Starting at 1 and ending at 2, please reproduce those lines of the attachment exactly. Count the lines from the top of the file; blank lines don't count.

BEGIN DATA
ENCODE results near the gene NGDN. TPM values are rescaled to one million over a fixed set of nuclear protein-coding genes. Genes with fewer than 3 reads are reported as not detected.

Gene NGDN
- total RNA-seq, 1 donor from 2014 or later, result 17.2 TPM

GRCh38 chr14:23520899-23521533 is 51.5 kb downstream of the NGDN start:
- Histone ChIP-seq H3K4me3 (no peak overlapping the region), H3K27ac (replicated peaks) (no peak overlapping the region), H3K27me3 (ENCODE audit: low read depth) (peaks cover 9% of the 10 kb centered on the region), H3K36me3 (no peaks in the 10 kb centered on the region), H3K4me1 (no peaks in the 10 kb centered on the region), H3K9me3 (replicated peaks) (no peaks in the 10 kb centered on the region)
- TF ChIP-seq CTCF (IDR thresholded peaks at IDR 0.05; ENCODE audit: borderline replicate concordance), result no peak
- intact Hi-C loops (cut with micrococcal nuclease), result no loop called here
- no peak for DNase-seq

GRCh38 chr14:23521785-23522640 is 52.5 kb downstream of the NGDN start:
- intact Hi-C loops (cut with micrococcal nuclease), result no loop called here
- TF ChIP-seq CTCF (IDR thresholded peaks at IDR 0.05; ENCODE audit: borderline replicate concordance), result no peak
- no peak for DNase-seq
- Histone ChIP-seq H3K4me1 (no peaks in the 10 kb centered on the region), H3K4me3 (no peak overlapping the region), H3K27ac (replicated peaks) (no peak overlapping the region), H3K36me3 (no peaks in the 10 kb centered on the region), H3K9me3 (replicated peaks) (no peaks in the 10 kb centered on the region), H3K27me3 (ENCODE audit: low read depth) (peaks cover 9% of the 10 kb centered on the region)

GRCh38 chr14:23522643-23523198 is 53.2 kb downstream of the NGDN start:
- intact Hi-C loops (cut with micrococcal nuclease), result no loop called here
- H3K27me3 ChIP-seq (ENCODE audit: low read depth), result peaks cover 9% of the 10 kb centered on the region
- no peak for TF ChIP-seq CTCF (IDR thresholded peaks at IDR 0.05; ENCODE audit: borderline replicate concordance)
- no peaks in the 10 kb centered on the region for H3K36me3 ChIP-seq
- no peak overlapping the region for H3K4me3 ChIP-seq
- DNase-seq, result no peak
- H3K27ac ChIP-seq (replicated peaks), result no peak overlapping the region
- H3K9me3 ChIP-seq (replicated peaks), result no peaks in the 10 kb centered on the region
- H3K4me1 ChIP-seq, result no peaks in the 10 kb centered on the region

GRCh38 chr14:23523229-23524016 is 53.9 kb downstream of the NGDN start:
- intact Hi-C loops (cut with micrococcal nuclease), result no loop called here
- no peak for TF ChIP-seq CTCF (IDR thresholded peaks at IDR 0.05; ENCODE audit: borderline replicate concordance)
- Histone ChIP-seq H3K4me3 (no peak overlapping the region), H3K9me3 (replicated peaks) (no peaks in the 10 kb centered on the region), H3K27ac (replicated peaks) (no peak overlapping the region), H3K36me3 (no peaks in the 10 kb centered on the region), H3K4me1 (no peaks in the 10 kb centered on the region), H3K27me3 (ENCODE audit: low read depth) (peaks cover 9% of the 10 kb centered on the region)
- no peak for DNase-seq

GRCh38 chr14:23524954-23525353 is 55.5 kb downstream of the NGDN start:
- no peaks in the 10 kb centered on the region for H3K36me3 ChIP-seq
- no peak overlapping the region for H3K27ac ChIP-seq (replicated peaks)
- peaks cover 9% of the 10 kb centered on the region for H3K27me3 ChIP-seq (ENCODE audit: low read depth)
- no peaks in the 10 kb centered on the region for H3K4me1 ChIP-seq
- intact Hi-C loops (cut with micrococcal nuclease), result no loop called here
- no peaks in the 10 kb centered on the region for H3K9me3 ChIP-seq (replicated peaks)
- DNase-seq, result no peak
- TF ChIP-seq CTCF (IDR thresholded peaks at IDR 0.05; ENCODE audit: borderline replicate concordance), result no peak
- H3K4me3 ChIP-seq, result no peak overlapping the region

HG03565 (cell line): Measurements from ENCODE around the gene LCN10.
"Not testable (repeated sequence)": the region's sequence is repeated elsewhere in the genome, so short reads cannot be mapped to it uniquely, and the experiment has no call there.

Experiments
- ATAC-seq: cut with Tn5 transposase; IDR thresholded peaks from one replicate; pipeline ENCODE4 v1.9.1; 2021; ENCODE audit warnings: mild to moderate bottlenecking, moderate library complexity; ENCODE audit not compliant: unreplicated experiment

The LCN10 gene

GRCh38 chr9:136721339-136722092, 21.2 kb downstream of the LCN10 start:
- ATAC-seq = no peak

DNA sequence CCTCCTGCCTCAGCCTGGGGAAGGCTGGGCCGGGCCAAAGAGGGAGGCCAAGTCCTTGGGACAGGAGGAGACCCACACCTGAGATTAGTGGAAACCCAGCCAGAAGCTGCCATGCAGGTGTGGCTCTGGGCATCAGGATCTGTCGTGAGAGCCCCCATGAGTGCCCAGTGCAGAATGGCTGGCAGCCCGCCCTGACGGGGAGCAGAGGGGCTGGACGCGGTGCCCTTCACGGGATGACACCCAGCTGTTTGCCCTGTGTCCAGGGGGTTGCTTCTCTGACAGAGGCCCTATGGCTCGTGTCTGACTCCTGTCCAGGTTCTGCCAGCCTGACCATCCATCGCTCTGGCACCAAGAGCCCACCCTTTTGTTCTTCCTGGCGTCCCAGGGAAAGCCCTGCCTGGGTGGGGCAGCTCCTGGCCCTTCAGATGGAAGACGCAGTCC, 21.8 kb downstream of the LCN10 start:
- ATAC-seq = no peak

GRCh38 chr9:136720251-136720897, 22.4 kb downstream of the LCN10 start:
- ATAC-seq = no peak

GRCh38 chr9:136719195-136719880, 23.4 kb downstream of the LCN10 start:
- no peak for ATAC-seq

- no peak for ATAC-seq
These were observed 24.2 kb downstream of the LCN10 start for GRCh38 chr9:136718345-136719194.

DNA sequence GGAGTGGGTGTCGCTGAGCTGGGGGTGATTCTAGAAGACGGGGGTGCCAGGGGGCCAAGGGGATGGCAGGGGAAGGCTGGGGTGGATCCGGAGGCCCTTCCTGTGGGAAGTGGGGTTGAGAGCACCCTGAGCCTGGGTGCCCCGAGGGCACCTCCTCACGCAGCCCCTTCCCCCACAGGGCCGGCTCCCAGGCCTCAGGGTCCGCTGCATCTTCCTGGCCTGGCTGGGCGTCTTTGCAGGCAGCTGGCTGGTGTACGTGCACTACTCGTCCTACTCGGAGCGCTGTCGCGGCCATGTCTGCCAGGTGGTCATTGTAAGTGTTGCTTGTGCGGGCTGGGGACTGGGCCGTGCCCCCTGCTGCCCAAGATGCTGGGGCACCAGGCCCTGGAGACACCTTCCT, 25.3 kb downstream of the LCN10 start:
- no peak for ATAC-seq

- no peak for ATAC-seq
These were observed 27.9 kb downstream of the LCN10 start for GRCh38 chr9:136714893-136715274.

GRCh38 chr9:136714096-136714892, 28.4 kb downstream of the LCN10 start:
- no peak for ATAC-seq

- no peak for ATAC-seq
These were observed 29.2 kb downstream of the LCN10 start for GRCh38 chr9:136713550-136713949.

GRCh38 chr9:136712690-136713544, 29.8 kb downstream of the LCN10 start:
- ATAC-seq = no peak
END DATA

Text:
ENCODE results near the gene NGDN. TPM values are rescaled to one million over a fixed set of nuclear protein-coding genes. Genes with fewer than 3 reads are reported as not detected.

Gene NGDN